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Clinton wants Trump to pay her legal fees after 'manifesto' claims tossed by judge

US Rep. Ilhan Omar (D-MN) (L) talks with Speaker of the House Nancy Pelosi (D-CA) during a rally with fellow Democrats before voting on H.R. 1, or the People Act, on the East Steps of the US Capitol on March 08, 2019 in Washington, DC. (AFP photo)
This combo picture shows former Democratic presidential nominee Hillary Clinton (L) and former US President Donald Trump.

Former Democratic presidential nominee Hillary Clinton’s legal team has filed a court sanction motion against former US President Donald Trump for appealing to an earlier court verdict issued against him a month earlier.

On Sept. 8, 2022, US District Judge Donald M. Middlebrooks, appointed to the bench by Bill Clinton, dismissed the lawsuit brought by Trump’s lawyers against Clinton and several others that alleged that Clinton’s team executed a plot to spread disinformation about Trump’s campaign during the 2016 presidential election. In that lawsuit, Trump’s lawyers claimed Clinton and others worked together to disseminate false information to the American public “all in the hopes of destroying his life, his political career[,] and rigging the 2016 [p]residential [e]lection in favor of Hillary Clinton.”

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Middlebrooks ruled that Trump’s lawsuit amounted to a “manifesto” that was filed too late with evidence that failed to prove the case.

Trump’s legal team, led by Alina Habba, appealed to Middlebrooks’ ruling.

In response, Clinton’s legal team asked the court to sanction Trump and his lawyers for wasting their time and resources.

Under federal law, a court of law can rule that attorneys who “unreasonably and vexatiously” multiply court proceedings to pay excess costs, expenses and attorneys’ fees.

Trump’s “theories were obviously and fatally defective from the very inception of this action,” Clinton’s attorney David E. Kendall and other defense lawyers said in the joint filing.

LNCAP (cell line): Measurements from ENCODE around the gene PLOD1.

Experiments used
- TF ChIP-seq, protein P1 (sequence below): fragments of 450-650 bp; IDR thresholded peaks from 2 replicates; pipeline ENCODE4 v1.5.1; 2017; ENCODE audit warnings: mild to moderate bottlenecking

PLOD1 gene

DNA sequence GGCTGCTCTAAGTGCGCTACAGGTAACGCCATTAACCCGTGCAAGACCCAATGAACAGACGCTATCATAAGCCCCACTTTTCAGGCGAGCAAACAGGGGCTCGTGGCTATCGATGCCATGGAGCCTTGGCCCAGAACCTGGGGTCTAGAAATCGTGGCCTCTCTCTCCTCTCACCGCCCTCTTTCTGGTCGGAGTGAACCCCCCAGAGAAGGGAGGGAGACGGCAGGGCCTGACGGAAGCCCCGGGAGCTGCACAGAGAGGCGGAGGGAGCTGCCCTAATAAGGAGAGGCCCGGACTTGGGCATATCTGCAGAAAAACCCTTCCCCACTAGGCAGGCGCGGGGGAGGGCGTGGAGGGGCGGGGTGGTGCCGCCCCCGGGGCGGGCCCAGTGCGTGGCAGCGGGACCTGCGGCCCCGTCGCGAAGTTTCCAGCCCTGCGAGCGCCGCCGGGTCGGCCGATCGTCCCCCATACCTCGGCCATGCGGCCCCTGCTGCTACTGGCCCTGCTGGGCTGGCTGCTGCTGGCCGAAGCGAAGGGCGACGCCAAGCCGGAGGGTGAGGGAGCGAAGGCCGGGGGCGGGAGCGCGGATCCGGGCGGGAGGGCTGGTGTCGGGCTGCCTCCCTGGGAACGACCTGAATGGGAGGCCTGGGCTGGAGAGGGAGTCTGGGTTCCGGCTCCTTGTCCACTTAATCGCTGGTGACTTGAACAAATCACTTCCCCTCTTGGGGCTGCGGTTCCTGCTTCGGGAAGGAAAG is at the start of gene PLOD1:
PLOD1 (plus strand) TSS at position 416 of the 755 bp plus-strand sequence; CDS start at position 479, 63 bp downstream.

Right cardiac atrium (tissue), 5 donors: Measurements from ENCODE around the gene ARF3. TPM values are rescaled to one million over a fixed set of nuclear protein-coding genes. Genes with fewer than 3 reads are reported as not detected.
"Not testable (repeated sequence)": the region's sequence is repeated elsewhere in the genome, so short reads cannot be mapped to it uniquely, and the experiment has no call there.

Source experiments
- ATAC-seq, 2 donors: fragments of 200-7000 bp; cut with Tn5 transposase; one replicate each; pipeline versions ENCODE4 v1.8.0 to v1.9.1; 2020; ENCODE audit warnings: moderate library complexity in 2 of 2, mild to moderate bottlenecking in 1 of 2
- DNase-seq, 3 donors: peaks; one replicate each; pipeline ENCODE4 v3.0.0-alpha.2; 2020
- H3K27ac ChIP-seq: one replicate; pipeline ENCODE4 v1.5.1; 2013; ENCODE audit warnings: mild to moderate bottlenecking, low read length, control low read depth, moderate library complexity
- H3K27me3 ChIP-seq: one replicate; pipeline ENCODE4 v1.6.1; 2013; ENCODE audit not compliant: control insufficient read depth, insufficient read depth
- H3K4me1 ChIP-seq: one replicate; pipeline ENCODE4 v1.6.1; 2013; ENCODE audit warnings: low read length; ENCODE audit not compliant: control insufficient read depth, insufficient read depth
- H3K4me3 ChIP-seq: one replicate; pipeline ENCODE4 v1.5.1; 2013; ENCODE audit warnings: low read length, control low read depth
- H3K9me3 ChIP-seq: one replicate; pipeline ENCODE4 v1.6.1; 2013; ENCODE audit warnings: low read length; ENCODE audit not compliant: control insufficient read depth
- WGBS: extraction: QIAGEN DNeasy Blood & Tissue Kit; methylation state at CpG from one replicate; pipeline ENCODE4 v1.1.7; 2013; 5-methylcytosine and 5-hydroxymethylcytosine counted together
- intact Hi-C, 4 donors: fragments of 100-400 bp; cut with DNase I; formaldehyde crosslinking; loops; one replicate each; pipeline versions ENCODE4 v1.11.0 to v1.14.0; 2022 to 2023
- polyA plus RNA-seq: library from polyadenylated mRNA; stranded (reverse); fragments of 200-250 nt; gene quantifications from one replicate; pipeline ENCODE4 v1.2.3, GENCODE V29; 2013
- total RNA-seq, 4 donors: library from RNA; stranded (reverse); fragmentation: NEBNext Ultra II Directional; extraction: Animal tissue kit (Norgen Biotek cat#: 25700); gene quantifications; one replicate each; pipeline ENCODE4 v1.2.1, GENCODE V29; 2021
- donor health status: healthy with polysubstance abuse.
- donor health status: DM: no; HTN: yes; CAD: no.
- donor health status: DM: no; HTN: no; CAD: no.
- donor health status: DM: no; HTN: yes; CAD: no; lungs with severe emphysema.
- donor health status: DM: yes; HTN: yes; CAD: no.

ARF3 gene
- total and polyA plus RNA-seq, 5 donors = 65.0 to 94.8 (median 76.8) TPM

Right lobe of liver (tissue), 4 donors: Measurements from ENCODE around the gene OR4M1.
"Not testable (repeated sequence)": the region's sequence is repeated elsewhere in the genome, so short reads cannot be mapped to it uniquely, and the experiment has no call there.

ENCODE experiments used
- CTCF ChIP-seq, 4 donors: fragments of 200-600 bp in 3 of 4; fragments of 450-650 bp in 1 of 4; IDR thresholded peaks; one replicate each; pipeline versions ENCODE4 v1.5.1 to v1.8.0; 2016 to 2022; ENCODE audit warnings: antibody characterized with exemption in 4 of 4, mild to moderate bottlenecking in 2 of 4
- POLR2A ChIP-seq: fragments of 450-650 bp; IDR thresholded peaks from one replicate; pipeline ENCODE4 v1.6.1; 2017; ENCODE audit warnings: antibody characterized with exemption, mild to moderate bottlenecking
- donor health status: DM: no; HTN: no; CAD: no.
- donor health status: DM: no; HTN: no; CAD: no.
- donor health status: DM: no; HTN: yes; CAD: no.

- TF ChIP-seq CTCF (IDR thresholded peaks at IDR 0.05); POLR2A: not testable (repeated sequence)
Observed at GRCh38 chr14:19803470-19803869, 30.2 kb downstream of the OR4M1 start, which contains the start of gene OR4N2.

Trump’s lead lawyer blasted the new motion by Clinton’s legal team as a “ruse.”

“We vehemently deny the inflammatory allegations contained in the sanctions motion filed by the Clinton team,” Habba said in an emailed statement.

“This motion, conveniently filed one week prior to Election Day, is nothing more than a thinly-veiled attempt to score political points,” she stated.

“We will oppose this motion and trust that the Court will see through this ruse,” Habba said.

Clinton’s filing quotes some of Habba’s appearances on conservative news outlets to discuss filing the suit, alleging the lawyer’s remarks are evidence the case was filed for political purposes rather than to press legitimate claims.

“What the real goal [of the suit] is, is democracy. Is continuing to make sure that our elections, continuing to make sure our justice system is not obstructed by political enemies,” Habba said on Newsmax on March 31, according to the filing. “That cannot happen. And that’s exactly what happened.”

The suit was filed in March under the civil version of a racketeering law normally used against organized crime. But Clinton argued the suit failed because, among other things, Trump missed the four-year statute of limitations. All of the alleged conduct was known to him no later than Oct. 29, 2017, when he publicly accused several of the defendants of cooking up a Russia “witch hunt,” Clinton said.

Clinton is seeking to recover $176,412, according to the filing. Other defendants who are seeking to recover fees include former Clinton campaign manager Robby Mook, chairman John Podesta and former Democratic National Committee chair Debbie Wasserman Schultz.

The case is Trump v. Clinton, 22-cv-14102, US District Court, Southern District of Florida.




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